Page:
GM Mosquitoes: Government is Liable

The Consumers Association of Penang (CAP) and Sahabat Alam Malaysia (SAM) are very disturbed and disappointed with the Malaysian government for approving the release of genetically modified (GM) mosquitoes for field testing.  The government must be accountable and held liable if anything untoward happens if they proceed with this trial release.

We can not comprehend why the Government wants to put the Malaysian public and environment at risk and subject us as guinea pigs in this study. Why the rush in approving the field trial? The risk assessment and regulatory experience for GM insects worldwide is still immature. The World Health Organization (WHO) is only now developing guidelines for countries to use as the basis for developing their own regulations for the field testing and release of GM insects.

The approval process for the GM mosquitoes will set a precedent for all future field trials and release of genetically modified organisms in the country. If the National Biosafety Board and the Biosafety Department does not set the bar high for meaningful public feedback; detailed study of socio-economic and environmental impacts; solid science; risk assessment; risk management; transparency; liability and redress it will mean a lack of scrutiny for other GM crops, food, feed and processing in the future.

We are against the release of GM organisms as there is still no scientific consensus on their safety and there are many uncertainties related to genetic engineering, making assessment of their risks difficult.

In fact, the International Assessment of Agricultural Science and Technology for Development (IAASTD), endorsed by 58 governments, state that: “The impacts of transgenic plants, animals and microorganisms are currently less understood. This situation calls for broad stakeholder participation in decision making as well as more public domain research on potential risks.”

Two court cases in the United States suggest that environmental oversight of genetically engineered (GE) crops is grossly insufficient. In September 2009, a federal judge ruled that the government had failed to adequately assess the environmental impacts of GE sugar beets before approving the crop for cultivation. The decision echoes another ruling in 2007, involving GE alfalfa. In that case, the judge later ruled that farmers could no longer plant the GE alfalfa until the US Department of Agriculture wrote the environmental impact statement.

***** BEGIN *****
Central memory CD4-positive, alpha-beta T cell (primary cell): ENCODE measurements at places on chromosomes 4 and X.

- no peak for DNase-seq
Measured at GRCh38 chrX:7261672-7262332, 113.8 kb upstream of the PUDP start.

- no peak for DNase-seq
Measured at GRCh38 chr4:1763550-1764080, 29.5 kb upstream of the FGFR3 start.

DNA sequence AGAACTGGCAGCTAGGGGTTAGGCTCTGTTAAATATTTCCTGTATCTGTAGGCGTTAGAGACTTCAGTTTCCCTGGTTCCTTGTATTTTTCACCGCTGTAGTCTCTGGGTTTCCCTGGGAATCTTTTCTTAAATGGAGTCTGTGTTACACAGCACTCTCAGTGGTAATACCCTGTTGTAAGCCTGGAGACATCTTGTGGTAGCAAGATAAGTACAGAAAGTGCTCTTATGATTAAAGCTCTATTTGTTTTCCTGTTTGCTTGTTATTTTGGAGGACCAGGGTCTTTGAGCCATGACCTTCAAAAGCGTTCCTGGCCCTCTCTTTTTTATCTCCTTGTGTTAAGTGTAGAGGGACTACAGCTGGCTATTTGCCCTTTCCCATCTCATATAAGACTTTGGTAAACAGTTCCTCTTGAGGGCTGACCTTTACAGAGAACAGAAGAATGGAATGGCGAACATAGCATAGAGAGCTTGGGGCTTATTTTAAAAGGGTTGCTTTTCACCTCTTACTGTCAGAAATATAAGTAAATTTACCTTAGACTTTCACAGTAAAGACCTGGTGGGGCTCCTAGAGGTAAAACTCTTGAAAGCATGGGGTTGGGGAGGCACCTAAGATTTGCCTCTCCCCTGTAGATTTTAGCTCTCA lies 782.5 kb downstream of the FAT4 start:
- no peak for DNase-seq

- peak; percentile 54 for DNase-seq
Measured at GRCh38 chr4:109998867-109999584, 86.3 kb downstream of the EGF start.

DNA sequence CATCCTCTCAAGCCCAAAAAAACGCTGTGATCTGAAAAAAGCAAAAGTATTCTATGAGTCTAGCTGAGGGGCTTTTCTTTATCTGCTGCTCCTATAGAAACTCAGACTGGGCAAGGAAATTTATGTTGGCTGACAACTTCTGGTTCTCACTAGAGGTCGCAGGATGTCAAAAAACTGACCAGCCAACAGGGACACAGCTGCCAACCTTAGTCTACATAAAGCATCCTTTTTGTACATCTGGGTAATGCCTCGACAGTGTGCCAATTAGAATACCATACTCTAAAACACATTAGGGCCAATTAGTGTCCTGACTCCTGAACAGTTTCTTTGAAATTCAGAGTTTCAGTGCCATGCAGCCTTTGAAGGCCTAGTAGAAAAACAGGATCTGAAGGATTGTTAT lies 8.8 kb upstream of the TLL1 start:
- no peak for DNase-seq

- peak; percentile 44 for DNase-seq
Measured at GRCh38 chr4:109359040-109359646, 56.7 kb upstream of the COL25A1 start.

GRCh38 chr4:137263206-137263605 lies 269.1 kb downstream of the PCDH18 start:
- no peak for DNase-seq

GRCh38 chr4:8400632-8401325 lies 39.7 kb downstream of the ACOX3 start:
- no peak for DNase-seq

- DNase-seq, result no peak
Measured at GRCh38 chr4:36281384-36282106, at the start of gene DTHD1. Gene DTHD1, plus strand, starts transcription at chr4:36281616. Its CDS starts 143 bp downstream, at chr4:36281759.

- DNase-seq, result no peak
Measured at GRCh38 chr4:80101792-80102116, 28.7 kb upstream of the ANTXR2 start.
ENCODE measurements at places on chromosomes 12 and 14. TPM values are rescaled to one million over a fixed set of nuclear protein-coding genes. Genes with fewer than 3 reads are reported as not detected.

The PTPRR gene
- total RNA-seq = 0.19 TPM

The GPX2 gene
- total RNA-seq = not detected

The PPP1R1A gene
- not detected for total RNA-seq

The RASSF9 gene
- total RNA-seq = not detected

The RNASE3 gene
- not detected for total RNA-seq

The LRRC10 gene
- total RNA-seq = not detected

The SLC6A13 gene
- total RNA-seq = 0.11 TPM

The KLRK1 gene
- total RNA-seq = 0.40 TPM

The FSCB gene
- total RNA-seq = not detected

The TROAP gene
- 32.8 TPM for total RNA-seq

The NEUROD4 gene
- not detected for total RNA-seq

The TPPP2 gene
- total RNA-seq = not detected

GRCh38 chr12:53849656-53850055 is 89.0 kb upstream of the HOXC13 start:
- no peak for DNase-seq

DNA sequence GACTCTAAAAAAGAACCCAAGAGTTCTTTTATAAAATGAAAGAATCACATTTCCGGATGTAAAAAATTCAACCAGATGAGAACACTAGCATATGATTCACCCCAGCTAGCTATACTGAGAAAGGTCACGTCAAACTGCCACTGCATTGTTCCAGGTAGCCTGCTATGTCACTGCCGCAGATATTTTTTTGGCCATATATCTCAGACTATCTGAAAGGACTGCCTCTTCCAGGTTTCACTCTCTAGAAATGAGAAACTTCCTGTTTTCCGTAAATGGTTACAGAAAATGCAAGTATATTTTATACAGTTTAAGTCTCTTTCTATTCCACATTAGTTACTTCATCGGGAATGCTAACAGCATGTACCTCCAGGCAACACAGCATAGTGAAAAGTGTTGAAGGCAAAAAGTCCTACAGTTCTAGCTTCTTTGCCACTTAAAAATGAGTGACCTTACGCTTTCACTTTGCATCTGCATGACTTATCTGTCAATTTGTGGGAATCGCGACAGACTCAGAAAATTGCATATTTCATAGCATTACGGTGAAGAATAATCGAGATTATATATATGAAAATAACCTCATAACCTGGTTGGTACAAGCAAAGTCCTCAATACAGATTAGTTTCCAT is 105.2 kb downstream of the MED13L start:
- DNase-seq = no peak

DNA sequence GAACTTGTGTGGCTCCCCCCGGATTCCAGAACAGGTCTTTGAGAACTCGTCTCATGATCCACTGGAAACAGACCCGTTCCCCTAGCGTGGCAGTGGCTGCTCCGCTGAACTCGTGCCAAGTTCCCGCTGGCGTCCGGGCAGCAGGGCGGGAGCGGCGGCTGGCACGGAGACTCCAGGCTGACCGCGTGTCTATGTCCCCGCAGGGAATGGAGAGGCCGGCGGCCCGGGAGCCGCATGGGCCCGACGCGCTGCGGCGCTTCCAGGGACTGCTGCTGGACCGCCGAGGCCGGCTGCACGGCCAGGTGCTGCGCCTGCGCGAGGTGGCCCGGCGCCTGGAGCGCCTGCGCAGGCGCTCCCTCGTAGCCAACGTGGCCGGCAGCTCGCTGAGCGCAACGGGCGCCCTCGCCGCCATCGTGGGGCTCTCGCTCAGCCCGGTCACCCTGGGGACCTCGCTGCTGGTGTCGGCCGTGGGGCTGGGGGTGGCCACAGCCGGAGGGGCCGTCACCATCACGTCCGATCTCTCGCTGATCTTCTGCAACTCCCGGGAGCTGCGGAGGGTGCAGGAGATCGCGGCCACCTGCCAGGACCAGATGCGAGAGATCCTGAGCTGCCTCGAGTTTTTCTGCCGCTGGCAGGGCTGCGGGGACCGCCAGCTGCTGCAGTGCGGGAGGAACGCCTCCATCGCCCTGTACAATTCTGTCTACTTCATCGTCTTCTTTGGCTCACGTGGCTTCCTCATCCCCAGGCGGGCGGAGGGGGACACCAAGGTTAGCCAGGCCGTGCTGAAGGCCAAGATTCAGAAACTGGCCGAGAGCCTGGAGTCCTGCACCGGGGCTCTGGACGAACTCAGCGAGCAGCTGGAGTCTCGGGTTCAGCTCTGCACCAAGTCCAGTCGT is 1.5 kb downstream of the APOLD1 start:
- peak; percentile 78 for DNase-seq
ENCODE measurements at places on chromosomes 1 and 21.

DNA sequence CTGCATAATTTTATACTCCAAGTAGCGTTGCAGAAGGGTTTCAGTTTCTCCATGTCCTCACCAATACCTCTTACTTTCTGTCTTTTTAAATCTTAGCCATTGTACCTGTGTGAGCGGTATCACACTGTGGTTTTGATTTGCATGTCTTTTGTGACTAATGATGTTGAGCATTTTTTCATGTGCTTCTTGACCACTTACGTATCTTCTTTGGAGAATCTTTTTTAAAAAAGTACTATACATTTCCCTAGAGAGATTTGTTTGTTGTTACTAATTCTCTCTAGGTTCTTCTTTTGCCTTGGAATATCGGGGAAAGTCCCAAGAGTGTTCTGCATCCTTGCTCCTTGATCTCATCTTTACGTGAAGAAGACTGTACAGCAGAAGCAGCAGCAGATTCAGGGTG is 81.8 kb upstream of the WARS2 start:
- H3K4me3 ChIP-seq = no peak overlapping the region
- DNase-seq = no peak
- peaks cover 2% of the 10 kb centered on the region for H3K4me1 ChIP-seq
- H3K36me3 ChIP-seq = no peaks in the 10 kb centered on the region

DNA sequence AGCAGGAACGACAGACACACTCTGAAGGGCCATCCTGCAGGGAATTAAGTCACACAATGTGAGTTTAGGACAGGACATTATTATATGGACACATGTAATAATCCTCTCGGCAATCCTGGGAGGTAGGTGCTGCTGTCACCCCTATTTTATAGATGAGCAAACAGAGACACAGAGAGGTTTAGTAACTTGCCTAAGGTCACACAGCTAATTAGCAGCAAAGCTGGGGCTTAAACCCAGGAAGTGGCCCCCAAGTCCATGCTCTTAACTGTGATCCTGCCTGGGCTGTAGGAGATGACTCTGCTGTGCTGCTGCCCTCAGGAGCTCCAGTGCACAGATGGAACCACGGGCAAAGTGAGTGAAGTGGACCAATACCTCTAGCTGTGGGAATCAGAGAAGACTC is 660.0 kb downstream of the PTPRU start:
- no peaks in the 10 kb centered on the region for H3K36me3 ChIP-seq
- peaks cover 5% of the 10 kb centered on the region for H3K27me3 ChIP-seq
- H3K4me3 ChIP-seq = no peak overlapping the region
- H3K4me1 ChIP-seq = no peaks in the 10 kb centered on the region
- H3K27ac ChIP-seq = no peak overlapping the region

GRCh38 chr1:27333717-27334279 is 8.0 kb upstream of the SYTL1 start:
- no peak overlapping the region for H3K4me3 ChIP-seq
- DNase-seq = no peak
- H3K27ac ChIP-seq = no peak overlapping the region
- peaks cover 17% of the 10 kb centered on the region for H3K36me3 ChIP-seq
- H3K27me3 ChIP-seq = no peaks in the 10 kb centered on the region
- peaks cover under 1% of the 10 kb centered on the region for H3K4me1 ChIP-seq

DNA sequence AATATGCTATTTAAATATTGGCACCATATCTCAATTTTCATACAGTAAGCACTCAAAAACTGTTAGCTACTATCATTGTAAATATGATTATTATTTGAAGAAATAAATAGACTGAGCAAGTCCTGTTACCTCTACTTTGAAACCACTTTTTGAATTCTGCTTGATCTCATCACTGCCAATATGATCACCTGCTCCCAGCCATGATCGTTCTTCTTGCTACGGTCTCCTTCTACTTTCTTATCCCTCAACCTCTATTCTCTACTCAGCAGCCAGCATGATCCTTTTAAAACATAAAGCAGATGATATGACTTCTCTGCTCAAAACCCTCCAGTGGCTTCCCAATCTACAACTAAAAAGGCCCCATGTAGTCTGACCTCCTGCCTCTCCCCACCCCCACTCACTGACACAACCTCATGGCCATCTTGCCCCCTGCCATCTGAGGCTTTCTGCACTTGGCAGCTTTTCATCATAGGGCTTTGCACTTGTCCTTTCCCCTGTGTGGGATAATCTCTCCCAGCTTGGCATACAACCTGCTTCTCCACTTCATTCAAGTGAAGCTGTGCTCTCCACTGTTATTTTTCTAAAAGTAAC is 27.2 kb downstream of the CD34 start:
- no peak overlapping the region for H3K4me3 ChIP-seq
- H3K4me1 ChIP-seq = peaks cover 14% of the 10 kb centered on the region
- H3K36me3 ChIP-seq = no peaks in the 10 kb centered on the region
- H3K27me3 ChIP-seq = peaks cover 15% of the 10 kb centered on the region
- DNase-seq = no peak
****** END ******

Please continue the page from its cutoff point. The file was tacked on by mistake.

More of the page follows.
Likewise, we are concerned that there might be an oversight in the application for the release of GM mosquitoes in Malaysia. However, as the public does not have access to the application dossier, it is impossible to assess whether all issues have been adequately and satisfactorily addressed by the applicant.

Several groups, including CAP and SAM, have submitted concerns about the application and raised valid questions to the Biosafety Department.  However, we failed to receive any response from the Department and thus we do not know whether the issues raised by us have been adequately addressed.

There is a dire need for a much wider public debate on the issue of GM mosquitoes than there has been to date, with further means of ensuring meaningful and effective public participation.  In the interest of transparency, all information must be made available to the public, including the location of the specific release sites within Bentong and Alor Gajah districts, given the significance of the proposed experiments.

Malaysia’s field release experiment is also coming under intense international scrutiny, as this is one of the first such releases of GM mosquitoes in the world. A precautionary approach is warranted for such a novel application. Malaysia, as a Party to the Cartagena Protocol on Biosafety and the Convention on Biodiversity, must fulfill its obligations therein to ensure that activities related to these GM mosquitoes are undertaken in a manner that prevents or reduces the risks to biological diversity, taking also into account risks to human health.

As there are doubts about the safety of these GM mosquitoes, the precautionary principle must apply.  In our view this is best met by the Malaysian government withdrawing the approval and not to release the GM mosquitoes in the light of the public health and environmental concerns.

Letter to the Editor, 2 November 2010